Dinosaur skull's 3D digital restoration brings wide access to researchers

Fossils are an important part of palaeontological research, but their fragile and precious nature makes access difficult for many. To solve this problem, researchers from the University of Bristol and more have restored a damaged dinosaur skull digitally, turning it into a complete 3D model with the damaged and missing portions corrected. With these 3D models, scientists are able to study fossils without physically accessing them, something that simultaneously helps preserve fossils and increase access to them. The work was recently detailed in the Journal of Vertebrate Paleontology.

The team of researchers, which was led by Dr. Stephan Lautenschlager, successfully restored a rare dinosaur skull digitally using high-resolution x-rays, as well as digital visualization, something that will lead to fossils being restored "to their life-like condition," said the scientist.

In this case, the team digitally restored the damaged fossilized skull of an Erlikosaurus andrewsi, specifically from a relatively small therizinosaur. The dinosaur hailed from Mongolia circa 90 million years ago, and is said to be the most complete of its kind with excellent preservation.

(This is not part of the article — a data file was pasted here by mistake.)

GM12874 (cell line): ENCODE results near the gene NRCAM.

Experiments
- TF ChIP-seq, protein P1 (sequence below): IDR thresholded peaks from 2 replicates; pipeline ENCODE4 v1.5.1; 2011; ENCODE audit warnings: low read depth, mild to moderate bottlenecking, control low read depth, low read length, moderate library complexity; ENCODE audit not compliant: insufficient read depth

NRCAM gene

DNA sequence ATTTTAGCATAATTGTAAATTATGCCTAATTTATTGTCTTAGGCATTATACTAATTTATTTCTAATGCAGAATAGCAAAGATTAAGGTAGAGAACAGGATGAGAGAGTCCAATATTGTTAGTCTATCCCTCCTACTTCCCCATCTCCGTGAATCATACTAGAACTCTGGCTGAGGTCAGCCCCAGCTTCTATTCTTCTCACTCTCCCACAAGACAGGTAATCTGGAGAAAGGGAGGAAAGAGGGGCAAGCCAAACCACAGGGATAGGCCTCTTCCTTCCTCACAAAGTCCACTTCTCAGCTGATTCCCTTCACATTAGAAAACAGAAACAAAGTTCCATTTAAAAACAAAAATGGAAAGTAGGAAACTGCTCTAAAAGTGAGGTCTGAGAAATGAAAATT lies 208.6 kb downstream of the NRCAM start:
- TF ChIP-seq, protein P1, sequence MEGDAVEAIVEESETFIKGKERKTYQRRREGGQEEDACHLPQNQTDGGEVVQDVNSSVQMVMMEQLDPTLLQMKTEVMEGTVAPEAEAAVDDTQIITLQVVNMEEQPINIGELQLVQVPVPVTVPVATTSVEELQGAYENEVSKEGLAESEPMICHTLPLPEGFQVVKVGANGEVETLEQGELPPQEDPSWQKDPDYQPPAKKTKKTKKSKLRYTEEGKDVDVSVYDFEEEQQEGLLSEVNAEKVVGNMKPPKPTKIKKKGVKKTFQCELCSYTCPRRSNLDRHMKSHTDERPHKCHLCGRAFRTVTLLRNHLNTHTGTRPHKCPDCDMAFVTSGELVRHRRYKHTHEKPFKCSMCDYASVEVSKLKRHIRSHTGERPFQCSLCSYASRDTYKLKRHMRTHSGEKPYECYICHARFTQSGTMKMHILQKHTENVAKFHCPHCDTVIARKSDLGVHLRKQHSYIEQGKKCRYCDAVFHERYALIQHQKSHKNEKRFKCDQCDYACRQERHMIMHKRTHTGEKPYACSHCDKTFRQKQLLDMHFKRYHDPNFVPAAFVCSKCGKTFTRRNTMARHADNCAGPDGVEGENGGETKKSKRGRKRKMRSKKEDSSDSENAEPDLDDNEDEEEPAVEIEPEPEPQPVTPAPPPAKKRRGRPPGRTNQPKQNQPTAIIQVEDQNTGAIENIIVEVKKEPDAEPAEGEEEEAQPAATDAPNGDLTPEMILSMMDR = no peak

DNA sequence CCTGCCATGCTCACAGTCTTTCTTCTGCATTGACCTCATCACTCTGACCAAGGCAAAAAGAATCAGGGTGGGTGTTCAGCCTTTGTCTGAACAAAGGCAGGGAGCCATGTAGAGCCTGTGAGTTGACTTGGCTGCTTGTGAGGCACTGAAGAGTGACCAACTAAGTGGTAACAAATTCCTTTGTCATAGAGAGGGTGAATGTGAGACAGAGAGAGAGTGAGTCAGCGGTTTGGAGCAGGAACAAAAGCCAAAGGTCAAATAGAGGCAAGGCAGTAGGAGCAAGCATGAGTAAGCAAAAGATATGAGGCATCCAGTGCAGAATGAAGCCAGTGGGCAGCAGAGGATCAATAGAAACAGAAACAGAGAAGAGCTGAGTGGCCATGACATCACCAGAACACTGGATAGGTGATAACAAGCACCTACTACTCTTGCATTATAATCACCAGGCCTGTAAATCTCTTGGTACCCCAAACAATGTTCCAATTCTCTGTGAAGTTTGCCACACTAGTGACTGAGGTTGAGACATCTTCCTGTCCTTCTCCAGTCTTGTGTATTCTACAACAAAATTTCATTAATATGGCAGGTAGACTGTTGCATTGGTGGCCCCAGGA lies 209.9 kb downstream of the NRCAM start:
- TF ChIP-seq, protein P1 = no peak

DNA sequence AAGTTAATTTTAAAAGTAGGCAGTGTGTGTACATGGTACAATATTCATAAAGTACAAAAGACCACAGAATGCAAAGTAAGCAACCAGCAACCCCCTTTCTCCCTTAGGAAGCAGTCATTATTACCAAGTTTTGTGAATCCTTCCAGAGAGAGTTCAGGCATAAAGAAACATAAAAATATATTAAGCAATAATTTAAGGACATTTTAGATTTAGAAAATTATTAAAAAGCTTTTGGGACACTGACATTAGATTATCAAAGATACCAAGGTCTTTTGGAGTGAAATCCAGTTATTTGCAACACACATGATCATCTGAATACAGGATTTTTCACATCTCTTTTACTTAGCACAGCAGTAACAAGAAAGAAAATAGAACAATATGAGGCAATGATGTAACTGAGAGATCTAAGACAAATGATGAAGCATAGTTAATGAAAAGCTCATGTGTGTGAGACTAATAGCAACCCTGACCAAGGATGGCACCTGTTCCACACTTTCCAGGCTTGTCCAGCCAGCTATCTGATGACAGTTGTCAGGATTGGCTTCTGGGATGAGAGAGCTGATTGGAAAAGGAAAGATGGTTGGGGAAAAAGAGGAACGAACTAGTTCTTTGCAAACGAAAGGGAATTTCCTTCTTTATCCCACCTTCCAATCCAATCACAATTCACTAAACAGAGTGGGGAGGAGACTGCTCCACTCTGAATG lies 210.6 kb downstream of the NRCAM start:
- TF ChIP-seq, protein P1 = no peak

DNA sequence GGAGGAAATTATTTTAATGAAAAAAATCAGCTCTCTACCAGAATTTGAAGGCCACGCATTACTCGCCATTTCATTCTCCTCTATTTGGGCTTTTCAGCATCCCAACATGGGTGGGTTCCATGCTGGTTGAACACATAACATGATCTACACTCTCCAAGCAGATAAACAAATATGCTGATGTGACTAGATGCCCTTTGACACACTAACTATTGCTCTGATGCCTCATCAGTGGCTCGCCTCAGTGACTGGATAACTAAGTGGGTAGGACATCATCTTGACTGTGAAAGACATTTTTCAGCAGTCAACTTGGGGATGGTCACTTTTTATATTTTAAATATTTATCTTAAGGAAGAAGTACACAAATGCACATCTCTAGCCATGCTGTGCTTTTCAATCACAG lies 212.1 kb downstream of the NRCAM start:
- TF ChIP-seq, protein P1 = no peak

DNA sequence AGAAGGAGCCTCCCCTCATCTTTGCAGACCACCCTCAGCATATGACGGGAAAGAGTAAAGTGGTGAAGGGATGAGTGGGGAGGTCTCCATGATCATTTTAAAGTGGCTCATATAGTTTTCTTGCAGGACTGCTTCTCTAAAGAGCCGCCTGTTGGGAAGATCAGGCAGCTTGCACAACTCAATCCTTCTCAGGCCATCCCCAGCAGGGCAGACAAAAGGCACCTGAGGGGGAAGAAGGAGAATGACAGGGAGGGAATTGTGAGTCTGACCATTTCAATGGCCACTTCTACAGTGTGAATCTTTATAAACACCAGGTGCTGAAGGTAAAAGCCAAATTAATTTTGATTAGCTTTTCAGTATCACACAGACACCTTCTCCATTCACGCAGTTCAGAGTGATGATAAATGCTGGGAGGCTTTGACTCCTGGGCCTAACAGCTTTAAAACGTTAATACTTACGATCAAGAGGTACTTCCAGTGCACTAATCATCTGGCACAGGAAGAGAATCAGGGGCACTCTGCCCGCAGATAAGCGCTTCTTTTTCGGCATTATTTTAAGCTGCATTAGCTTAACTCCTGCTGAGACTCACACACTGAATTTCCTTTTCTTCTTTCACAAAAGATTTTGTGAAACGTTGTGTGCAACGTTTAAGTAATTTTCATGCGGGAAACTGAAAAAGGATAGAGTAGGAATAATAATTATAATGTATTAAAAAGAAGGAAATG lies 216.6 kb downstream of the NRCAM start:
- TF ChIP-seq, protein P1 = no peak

In order to restore the skull, it was first rendered into a 3D model, which was then digitally dissected into small components. From these components, featured above, the researchers were able to copy the parts that were missing and add them into the model, as well as correct for damage, during the reconstruction process. This has the added benefit of allowing researchers to digitally dissect the skull, gaining access to it in a way not possible with the real fossil.